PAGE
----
Cardiff shoppers won’t get an Ed…

By | December 31, 2013

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IT is the US fashion brand favoured by the likes of Madonna, David

Beckham and Britney Spears.

But plans to open an Ed Hardy store in Cardiff have been scrapped,

the South Wales Echo can reveal.

The announcement comes three months after the Australian arm of the

tattoo-inspired fashion chain went into voluntary administration. The

Cardiff shop was set to open next to Hugo Boss and AllSaints as part of

the multi-million-pound redevelopment of The Hayes.

Advertising hoardings heralding its opening, which was originally

slated for late August, have only recently disappeared.

The future of the 2,317sq ft premier shopping site, which had been

leased to Ed Hardy and was already fitted and branded with the

firm’s logo, is now a mystery.

The store had been leased to Ed Hardy by Capital Shopping Centres

Plc, one of the companies behind the pounds 675m St David’s 2

shopping centre development.

Joanne Skilton, director of retail and leasing at Capital Shopping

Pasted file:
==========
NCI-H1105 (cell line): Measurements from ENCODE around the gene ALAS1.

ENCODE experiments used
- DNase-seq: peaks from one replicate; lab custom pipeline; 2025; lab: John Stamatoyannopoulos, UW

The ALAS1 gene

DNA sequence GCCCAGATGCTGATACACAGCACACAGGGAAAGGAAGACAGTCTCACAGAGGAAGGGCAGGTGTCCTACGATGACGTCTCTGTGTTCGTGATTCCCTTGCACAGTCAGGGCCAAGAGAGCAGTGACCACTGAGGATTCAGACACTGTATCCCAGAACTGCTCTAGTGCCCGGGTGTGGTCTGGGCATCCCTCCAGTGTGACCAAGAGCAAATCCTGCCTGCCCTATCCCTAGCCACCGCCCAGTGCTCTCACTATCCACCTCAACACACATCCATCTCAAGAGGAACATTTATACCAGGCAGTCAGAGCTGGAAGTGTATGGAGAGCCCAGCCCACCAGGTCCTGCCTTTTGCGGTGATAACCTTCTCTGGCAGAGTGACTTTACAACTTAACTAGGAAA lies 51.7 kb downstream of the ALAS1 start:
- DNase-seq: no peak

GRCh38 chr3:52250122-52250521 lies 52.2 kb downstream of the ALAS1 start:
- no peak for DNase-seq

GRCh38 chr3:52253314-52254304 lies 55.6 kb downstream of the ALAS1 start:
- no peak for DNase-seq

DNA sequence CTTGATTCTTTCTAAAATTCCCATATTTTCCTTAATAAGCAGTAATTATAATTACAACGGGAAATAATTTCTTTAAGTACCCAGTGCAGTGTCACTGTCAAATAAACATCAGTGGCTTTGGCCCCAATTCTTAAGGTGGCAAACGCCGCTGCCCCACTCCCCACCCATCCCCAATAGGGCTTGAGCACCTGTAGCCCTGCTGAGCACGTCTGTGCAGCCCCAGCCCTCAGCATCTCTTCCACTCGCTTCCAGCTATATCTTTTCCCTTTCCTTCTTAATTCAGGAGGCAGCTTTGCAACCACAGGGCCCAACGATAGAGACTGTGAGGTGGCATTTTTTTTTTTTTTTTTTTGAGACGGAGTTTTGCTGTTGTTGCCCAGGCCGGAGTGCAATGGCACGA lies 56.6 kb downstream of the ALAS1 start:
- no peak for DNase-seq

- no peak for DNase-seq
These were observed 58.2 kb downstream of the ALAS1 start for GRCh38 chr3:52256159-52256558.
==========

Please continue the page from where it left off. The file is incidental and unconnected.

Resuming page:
Centres Plc, said in a statement: “The store at St David’s,

Cardiff, that has been leased to Ed Hardy will no longer open as


“At this time, St David’s Partnership, the joint venture

between Capital Shopping Centres and Land Securities, remain in

discussions with Ed Hardy.

“St David’s Partnership cannot comment on anything else

related to Ed Hardy at this time.”

Ed Hardy Australia went into voluntary administration in August

after a slowdown in sales.

Days later, the Ed Hardy store at London’s Westfield shopping

centre also closed its doors.

However, Capital Shopping Centres Plc was unable to confirm which

franchisee had planned to operate in Cardiff.

Christopher Varnavides, sales director at Valorous, Ed Hardy’s

main distributor in the UK, said his company had nothing to do with the

Cardiff shop.

Ed Hardy, which is based on the designs of American tattoo artist

Don Ed Hardy, is the brainchild of Italian designer Christian Audigier.

Before its collapse, the streetwear brand had been a strong

favourite with host of A-list celebrities and was famed for decking out

Hollywood in trucker caps.

The Cardiff shop was to be only the second of its kind in the UK,

selling clothes and accessories for men, women and children.

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